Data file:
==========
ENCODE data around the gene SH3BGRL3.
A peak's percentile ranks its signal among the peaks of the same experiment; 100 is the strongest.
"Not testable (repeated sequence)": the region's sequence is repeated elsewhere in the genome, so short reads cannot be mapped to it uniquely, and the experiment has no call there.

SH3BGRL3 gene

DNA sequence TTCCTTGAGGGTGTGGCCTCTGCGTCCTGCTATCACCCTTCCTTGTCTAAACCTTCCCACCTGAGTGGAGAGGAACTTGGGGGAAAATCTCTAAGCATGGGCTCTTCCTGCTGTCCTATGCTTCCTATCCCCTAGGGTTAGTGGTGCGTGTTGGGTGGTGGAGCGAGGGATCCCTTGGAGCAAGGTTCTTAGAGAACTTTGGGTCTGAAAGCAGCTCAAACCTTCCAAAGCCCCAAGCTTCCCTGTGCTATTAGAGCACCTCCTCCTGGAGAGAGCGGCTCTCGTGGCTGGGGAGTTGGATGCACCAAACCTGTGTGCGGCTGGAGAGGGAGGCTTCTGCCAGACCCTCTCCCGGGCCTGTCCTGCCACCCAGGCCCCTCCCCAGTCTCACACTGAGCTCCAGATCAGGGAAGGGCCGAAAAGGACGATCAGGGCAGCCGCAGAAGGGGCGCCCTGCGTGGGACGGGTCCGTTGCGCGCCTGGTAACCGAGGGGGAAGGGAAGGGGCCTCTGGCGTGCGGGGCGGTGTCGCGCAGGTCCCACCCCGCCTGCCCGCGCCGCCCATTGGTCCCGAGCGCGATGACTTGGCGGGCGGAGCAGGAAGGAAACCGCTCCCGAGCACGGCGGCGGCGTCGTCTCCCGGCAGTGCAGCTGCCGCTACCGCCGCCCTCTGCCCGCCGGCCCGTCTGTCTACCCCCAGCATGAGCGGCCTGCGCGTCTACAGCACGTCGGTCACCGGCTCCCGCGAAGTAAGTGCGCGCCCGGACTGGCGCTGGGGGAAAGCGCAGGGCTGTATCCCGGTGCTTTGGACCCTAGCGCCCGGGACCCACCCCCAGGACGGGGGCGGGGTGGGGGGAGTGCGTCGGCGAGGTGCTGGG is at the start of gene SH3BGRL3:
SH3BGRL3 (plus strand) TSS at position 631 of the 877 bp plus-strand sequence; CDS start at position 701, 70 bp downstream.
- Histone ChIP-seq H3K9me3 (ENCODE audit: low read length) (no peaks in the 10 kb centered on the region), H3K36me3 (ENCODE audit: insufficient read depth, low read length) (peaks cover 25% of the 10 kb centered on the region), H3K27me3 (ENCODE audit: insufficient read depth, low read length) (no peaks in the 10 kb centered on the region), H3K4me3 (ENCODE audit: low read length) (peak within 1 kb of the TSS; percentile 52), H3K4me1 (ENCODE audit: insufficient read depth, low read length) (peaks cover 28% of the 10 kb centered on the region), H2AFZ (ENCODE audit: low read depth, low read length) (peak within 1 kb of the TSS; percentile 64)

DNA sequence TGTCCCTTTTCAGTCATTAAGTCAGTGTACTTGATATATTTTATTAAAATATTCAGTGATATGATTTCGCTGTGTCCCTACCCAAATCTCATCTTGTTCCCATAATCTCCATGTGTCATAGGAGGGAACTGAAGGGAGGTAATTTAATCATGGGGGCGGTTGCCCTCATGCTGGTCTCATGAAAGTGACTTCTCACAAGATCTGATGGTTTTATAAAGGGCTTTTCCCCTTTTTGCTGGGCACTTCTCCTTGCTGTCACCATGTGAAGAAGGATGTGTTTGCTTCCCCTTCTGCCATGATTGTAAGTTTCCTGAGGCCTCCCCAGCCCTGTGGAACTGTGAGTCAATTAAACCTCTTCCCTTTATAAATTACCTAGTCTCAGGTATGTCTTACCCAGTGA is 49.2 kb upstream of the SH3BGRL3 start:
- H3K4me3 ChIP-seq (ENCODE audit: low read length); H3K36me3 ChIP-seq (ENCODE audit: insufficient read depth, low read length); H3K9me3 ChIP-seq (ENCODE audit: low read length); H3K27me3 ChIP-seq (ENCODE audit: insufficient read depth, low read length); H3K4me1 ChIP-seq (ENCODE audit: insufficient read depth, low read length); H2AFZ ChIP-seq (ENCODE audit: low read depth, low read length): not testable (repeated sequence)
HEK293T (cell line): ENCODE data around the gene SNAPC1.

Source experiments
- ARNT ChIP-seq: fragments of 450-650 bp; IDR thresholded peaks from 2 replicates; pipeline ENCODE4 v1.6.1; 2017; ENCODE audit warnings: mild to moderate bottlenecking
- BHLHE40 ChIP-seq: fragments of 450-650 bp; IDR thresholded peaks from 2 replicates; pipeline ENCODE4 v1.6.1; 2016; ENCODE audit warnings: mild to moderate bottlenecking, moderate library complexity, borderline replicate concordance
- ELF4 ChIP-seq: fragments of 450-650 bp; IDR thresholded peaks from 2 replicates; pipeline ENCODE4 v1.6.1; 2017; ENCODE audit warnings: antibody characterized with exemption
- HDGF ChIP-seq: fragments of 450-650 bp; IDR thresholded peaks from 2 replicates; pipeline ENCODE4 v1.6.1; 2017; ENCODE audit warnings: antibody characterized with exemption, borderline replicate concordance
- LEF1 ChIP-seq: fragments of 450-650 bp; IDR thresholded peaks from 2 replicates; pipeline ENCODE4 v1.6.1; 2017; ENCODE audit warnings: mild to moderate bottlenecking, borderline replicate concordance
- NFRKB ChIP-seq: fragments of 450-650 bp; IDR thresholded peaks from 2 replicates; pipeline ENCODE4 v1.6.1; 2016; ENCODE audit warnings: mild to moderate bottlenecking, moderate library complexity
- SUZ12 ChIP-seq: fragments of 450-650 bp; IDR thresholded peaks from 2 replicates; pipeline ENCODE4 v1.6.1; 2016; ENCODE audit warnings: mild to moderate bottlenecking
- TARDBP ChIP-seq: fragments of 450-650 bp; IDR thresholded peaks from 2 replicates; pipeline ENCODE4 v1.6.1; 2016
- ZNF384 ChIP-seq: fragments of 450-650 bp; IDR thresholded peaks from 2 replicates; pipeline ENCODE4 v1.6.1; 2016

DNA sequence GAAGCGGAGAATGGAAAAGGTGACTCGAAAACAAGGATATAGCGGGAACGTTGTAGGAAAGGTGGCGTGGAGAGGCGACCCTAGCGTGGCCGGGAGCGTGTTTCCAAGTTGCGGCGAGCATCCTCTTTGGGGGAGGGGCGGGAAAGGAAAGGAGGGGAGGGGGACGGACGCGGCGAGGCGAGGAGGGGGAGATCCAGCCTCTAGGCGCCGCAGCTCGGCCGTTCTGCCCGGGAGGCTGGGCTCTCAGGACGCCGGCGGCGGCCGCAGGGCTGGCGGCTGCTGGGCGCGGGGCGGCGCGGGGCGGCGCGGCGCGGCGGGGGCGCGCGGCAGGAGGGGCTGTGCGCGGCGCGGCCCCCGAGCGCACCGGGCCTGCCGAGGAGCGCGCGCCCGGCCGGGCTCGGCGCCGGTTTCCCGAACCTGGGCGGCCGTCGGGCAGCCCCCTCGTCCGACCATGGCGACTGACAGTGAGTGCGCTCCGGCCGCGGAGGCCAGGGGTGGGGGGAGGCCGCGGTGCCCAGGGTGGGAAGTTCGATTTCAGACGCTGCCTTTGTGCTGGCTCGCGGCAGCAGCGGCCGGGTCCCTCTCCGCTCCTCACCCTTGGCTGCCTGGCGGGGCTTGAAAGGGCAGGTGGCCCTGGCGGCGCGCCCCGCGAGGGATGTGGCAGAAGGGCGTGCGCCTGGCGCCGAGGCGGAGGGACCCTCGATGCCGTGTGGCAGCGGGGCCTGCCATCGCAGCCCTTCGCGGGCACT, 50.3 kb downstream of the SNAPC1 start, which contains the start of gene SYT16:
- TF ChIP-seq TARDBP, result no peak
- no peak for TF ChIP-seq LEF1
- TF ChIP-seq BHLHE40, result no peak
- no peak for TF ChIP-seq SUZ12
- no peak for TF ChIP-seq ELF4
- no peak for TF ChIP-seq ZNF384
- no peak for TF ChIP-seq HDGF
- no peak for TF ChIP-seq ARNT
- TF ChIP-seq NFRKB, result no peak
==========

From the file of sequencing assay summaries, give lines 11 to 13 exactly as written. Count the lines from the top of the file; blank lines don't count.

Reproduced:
Source experiments
- ARNT ChIP-seq: fragments of 450-650 bp; IDR thresholded peaks from 2 replicates; pipeline ENCODE4 v1.6.1; 2017; ENCODE audit warnings: mild to moderate bottlenecking
- BHLHE40 ChIP-seq: fragments of 450-650 bp; IDR thresholded peaks from 2 replicates; pipeline ENCODE4 v1.6.1; 2016; ENCODE audit warnings: mild to moderate bottlenecking, moderate library complexity, borderline replicate concordance